[The following is part two of our ongoing impressions of Tales from the Borderlands. Check out our thoughts on episode one, “Zer0 Sum,” here.]

Two episodes in, and Tales from the Borderlands has quickly risen in the ranks as my favorite series from TellTale yet. It more convincingly pulls off the illusion of choice than The Walking Dead, feels far more coherent and focused than Game of Thrones, and is full of a more likable and sympathetic cast than The Wolf Among Us despite the moral ambiguity of most of them.

Episode two, “Atlas Mugged,” has our dual protagonists Rhys and Fiona continuing to recount the events that led to their capture at the beginning of Tales from the Borderlands, starting immediately after the end of “Zer0 Sum,” where they met Borderlands antagonist Handsome Jack. Or, one of them did at least. Turns out, this AI made in Jack’s image is only visible to Rhys thanks to his mechanical implants in his eye. Jack has a plan to help our band of misfits make up for the vault key and money they lost in the first episode, and due to complications beyond their control, end up separated from each other. “Atlas Mugged” focuses on getting the group back together so they can act upon Jack’s plan.

Tales from the Borderlands: "Atlas Mugged" - All Jacked Up

“Atlas Mugged” continues to masterfully weave together Tales from the Borderlands’ story and its framed narrative by taking advantage of the fact that Rhys and Fiona don’t like each other at all.

Moments where one character’s take on something that happened seemed to be going off the rails with strange turns that I initially began to think were just poor jokes or dialogue on the writers’ part were often revealed as one character being an unreliable narrator, or having taken over the story being told at some point in order to mock the other, leading to what felt like a flat joke becoming a pretty hilarious one.

Tales from the Borderlands continues to stand out among its TellTale brethren with its humorous tone, with it even bringing its own morbid black comedy into a few gameplay segments, including what was essentially Tales from the Borderlands’ equivalent of The Walking Dead’s stitches scene in Season 2, but with a much more comical tone that had me laughing in disbelief as I carried out some admittedly gruesome quick time events.

Undoubtedly, the greatest addition to come into Tales from the Borderlands in “Atlas Mugged” is none other than Handsome Jack himself. While this AI that Jack seems to have left behind before his death in Borderlands 2 doesn’t seem to realize that he’s less than the real thing, Jack’s dynamic with Rhys pretty much steals the show from beginning to end, all culminating in a pretty great choice right before “Atlas Mugged’s” credits begin. Jack will likely be a driving force throughout the series, but considering the circumstances that seem to have him tied to Rhys, it does make his absence in Tales from the Borderlands’ present day all the more puzzling, and a plot point I’m very interested to see more of moving forward.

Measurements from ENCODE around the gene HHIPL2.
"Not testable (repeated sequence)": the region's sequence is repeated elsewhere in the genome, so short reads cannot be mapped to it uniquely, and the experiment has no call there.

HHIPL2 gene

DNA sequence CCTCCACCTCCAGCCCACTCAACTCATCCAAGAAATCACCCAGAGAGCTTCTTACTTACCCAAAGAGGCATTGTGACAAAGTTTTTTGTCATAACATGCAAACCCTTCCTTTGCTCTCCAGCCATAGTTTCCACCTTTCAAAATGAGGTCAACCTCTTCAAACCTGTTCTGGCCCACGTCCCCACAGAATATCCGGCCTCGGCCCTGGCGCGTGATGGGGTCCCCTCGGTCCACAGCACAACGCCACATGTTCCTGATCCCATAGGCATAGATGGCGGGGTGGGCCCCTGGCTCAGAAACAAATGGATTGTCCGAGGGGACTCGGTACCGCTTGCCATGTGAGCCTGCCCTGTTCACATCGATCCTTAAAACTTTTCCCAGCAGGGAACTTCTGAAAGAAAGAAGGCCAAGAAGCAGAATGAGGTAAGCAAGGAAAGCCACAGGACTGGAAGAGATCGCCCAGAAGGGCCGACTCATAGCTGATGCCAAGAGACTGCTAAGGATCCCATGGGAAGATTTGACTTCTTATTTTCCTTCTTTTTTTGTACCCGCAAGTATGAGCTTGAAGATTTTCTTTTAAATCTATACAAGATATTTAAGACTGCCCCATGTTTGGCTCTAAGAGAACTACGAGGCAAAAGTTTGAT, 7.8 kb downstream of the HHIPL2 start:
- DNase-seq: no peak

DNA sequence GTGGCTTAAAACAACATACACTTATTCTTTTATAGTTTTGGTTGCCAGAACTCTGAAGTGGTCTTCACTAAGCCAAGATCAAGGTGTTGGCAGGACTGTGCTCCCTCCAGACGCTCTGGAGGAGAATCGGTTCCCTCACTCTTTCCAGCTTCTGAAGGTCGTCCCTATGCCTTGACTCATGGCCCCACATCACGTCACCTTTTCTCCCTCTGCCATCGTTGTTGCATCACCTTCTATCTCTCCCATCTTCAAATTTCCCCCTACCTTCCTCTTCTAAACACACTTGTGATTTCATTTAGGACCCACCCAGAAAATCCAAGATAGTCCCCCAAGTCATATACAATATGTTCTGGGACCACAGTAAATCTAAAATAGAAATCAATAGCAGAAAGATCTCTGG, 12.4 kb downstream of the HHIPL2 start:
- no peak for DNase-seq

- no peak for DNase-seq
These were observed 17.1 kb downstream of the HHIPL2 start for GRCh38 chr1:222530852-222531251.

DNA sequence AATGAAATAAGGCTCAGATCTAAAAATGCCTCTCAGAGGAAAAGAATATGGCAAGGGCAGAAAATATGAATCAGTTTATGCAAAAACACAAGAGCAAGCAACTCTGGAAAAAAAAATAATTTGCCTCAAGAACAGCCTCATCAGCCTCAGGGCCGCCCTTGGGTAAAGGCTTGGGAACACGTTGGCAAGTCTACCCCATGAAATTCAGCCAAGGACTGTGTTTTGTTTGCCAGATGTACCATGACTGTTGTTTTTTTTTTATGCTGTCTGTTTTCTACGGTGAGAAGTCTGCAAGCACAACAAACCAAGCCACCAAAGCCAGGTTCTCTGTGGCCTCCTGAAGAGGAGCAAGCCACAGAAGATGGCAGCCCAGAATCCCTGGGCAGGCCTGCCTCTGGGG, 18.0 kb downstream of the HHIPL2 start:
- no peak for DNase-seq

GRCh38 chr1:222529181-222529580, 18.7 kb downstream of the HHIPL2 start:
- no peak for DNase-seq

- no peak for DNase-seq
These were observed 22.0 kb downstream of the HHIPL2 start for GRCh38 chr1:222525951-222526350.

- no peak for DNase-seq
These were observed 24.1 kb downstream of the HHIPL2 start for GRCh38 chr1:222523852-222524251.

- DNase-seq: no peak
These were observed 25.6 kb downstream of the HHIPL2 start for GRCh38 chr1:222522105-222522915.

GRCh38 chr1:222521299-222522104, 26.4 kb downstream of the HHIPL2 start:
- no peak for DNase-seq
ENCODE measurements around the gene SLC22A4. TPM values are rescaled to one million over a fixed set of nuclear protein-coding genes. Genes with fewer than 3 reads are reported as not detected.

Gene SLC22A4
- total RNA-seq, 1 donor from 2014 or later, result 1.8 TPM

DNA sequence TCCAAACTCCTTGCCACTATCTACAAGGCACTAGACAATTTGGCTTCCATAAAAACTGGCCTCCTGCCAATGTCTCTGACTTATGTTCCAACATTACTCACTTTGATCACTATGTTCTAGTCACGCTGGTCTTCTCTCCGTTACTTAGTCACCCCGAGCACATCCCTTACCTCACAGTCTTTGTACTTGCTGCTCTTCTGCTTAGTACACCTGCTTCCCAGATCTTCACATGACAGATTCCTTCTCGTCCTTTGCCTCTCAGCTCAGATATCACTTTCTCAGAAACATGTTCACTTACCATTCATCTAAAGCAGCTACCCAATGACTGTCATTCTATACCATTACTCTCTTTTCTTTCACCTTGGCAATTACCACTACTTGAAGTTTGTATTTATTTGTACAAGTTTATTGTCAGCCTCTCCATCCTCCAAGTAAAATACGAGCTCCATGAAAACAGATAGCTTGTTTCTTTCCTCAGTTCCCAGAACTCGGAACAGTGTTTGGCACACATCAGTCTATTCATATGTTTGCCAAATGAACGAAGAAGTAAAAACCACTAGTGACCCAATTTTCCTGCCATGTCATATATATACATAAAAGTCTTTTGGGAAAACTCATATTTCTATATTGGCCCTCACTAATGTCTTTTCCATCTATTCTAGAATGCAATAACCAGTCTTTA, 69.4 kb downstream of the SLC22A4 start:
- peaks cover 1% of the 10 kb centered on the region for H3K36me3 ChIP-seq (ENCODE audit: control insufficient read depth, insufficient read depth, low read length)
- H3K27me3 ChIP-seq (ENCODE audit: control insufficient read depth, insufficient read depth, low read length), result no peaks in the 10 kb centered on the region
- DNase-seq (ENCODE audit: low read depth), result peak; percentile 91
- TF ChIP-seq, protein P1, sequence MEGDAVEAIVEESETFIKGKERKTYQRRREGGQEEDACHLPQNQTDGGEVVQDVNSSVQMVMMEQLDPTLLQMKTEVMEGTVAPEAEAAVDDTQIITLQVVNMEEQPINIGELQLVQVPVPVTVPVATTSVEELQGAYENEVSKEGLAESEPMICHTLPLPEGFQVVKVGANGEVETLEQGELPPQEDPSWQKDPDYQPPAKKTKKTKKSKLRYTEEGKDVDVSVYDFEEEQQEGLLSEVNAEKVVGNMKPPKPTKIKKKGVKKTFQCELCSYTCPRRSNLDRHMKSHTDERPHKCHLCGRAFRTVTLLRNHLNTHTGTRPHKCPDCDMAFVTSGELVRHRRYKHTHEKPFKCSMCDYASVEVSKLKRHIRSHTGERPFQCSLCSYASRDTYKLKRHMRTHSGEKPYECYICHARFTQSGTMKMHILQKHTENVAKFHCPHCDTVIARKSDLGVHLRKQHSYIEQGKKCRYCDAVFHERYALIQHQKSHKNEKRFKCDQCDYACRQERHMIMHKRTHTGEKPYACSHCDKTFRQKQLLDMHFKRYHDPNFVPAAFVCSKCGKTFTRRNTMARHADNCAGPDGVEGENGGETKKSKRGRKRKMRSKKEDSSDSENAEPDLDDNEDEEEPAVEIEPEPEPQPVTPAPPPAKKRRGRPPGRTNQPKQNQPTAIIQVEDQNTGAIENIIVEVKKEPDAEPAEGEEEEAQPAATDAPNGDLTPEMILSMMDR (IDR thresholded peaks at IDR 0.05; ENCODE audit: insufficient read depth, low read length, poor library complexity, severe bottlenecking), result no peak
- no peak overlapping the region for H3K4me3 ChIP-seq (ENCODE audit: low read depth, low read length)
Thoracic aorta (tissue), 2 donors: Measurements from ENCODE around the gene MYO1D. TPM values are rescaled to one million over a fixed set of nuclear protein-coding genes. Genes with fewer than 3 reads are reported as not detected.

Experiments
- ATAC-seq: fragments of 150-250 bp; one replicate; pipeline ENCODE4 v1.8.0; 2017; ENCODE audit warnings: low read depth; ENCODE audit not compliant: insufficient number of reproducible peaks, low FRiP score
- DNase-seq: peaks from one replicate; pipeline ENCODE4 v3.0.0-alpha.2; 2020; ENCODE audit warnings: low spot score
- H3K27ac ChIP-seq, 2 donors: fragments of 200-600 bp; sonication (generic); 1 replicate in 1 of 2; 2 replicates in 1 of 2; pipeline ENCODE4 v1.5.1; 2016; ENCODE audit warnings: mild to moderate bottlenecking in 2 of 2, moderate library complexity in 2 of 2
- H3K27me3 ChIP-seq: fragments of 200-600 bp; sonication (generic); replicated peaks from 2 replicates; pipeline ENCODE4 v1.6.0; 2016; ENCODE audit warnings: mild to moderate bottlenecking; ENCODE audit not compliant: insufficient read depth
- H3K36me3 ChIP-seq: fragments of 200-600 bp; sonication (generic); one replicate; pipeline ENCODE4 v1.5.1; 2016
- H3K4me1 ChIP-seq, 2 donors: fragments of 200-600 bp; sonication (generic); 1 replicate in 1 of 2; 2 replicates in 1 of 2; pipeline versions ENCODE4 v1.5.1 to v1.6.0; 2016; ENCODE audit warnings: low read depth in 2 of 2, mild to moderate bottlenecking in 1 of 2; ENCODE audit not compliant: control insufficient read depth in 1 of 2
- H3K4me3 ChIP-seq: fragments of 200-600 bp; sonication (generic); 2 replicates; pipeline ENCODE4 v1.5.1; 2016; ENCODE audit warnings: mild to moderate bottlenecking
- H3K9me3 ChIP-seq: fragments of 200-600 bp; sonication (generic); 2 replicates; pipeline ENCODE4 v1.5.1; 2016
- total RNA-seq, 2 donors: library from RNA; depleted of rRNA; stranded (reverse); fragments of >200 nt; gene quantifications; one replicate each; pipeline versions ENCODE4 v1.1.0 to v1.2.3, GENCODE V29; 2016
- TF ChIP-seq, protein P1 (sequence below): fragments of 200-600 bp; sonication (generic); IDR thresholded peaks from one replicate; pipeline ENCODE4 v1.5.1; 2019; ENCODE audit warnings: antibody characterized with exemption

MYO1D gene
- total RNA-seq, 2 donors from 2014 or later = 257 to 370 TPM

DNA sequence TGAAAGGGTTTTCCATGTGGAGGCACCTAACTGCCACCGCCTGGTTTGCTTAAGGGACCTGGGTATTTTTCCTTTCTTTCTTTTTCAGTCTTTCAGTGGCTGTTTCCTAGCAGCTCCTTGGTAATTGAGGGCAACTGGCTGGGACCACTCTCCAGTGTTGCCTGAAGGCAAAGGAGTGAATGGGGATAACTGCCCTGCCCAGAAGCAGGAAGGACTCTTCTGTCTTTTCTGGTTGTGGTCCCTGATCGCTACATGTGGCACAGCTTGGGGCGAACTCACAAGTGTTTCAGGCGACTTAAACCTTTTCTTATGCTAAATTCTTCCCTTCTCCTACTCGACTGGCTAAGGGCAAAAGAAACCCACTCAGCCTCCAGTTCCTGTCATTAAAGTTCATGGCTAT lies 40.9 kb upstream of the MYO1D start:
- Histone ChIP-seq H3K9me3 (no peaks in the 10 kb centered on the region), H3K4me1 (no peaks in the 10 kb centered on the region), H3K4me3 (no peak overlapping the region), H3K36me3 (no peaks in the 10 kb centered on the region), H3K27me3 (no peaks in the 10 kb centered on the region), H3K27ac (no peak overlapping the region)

Tales from the Borderlands: "Atlas Mugged" - All Jacked Up

The one moment in which Tales from the Borderlands lost me was in a brief and superfluous shooting segment where the game arbitrarily changed control schemes to a third person shooter with a reticle and all. For not but a few seconds I had to aim and shoot enemies that were in my way, only for the shooting segment to be cast aside and never once again brought up or used. Why TellTale opted to break out of its QTE-driven setup for such a short and insignificant time was never clear to me, nor did it ever seem to be anything more than unnecessary. Hopefully this mechanic doesn’t come up again, or if it does, hopefully it seems less meaningless and unnecessary.

Even with Tales from the Borderlands’ more whimsical nature, in “Atlas Mugged’s” final moments TellTale seems to hint that this series is going to start getting more personal with its decisions and the ramifications of choices that you make. Given the nature of Borderlands, I doubt that we’ll ever have to see a moment like the ending of either season of The Walking Dead, but perhaps soon we’ll get to the point where Tales from the Borderlands feels like its decisions carry greater weight alongside being a more entertaining and less dire story than the studio’s other projects.

Tales from the Borderlands continues to set itself apart from other works by TellTale, and is showing a great potential to surpass all of them with direction and focus that other series have lacked. Hopefully episode three, “Catch a Ride,” won’t take as long to come out as “Atlas Mugged” did.